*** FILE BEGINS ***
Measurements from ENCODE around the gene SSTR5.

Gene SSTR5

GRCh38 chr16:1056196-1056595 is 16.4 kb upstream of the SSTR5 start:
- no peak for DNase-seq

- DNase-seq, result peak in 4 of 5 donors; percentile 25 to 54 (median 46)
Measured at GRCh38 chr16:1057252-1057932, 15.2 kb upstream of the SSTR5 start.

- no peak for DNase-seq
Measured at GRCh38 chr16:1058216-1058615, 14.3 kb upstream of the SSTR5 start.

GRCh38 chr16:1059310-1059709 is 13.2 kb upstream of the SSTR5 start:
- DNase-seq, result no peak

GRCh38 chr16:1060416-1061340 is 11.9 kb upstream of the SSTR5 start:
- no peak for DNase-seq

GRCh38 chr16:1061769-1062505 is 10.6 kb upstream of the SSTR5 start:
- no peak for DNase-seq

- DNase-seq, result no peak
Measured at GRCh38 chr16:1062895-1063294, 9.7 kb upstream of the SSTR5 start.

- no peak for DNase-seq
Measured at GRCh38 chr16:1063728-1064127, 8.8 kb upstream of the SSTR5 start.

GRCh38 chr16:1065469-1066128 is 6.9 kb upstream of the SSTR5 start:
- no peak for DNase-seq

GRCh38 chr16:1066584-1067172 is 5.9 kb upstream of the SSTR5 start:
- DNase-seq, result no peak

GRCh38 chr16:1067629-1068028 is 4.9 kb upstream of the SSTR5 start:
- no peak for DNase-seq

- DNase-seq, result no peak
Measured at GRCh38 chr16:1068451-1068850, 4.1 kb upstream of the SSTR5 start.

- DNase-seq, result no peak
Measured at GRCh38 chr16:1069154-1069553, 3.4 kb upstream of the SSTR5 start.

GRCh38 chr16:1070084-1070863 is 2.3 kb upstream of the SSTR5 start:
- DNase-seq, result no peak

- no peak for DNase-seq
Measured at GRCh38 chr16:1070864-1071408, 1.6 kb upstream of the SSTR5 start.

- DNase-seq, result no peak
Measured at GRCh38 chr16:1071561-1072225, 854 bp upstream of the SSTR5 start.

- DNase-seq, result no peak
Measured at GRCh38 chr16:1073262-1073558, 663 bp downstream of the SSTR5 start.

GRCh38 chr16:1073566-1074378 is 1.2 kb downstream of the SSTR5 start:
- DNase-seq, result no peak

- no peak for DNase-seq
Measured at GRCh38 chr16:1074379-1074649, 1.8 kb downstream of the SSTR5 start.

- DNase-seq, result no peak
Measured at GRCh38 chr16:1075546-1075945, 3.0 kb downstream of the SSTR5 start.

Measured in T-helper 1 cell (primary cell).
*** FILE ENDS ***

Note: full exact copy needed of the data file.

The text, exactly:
Measurements from ENCODE around the gene SSTR5.

Gene SSTR5

GRCh38 chr16:1056196-1056595 is 16.4 kb upstream of the SSTR5 start:
- no peak for DNase-seq

- DNase-seq, result peak in 4 of 5 donors; percentile 25 to 54 (median 46)
Measured at GRCh38 chr16:1057252-1057932, 15.2 kb upstream of the SSTR5 start.

- no peak for DNase-seq
Measured at GRCh38 chr16:1058216-1058615, 14.3 kb upstream of the SSTR5 start.

GRCh38 chr16:1059310-1059709 is 13.2 kb upstream of the SSTR5 start:
- DNase-seq, result no peak

GRCh38 chr16:1060416-1061340 is 11.9 kb upstream of the SSTR5 start:
- no peak for DNase-seq

GRCh38 chr16:1061769-1062505 is 10.6 kb upstream of the SSTR5 start:
- no peak for DNase-seq

- DNase-seq, result no peak
Measured at GRCh38 chr16:1062895-1063294, 9.7 kb upstream of the SSTR5 start.

- no peak for DNase-seq
Measured at GRCh38 chr16:1063728-1064127, 8.8 kb upstream of the SSTR5 start.

GRCh38 chr16:1065469-1066128 is 6.9 kb upstream of the SSTR5 start:
- no peak for DNase-seq

GRCh38 chr16:1066584-1067172 is 5.9 kb upstream of the SSTR5 start:
- DNase-seq, result no peak

GRCh38 chr16:1067629-1068028 is 4.9 kb upstream of the SSTR5 start:
- no peak for DNase-seq

- DNase-seq, result no peak
Measured at GRCh38 chr16:1068451-1068850, 4.1 kb upstream of the SSTR5 start.

- DNase-seq, result no peak
Measured at GRCh38 chr16:1069154-1069553, 3.4 kb upstream of the SSTR5 start.

GRCh38 chr16:1070084-1070863 is 2.3 kb upstream of the SSTR5 start:
- DNase-seq, result no peak

- no peak for DNase-seq
Measured at GRCh38 chr16:1070864-1071408, 1.6 kb upstream of the SSTR5 start.

- DNase-seq, result no peak
Measured at GRCh38 chr16:1071561-1072225, 854 bp upstream of the SSTR5 start.

- DNase-seq, result no peak
Measured at GRCh38 chr16:1073262-1073558, 663 bp downstream of the SSTR5 start.

GRCh38 chr16:1073566-1074378 is 1.2 kb downstream of the SSTR5 start:
- DNase-seq, result no peak

- no peak for DNase-seq
Measured at GRCh38 chr16:1074379-1074649, 1.8 kb downstream of the SSTR5 start.

- DNase-seq, result no peak
Measured at GRCh38 chr16:1075546-1075945, 3.0 kb downstream of the SSTR5 start.

Measured in T-helper 1 cell (primary cell).